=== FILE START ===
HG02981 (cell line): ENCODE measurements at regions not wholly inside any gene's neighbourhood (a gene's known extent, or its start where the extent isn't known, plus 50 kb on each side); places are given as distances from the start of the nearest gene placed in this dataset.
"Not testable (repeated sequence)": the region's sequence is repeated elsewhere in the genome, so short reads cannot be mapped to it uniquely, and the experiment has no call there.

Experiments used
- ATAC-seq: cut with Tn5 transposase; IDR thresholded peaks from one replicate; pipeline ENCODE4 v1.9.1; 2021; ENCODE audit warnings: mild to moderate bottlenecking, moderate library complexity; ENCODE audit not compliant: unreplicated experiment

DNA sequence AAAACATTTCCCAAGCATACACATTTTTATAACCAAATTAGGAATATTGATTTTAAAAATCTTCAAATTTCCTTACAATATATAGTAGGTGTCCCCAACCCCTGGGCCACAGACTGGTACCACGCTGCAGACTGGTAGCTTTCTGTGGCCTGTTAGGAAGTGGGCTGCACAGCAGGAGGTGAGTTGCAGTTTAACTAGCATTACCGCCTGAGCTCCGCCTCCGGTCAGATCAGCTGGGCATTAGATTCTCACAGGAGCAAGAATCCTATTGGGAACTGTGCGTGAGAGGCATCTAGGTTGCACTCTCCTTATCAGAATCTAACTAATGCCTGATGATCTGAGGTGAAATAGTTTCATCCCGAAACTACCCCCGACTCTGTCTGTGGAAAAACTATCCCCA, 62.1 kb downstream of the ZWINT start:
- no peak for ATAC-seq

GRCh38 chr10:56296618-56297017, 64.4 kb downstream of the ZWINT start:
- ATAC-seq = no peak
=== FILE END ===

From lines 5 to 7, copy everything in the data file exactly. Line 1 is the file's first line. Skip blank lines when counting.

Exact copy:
DNA sequence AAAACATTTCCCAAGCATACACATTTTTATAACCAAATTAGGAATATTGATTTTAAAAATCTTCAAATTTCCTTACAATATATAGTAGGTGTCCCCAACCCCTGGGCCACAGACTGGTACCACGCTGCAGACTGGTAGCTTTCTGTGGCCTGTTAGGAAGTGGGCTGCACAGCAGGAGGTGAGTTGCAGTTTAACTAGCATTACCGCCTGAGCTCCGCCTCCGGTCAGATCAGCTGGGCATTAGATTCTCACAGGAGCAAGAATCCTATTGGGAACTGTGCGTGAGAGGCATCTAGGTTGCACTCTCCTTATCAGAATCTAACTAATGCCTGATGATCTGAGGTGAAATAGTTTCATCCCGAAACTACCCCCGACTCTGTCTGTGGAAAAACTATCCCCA, 62.1 kb downstream of the ZWINT start:
- no peak for ATAC-seq

GRCh38 chr10:56296618-56297017, 64.4 kb downstream of the ZWINT start: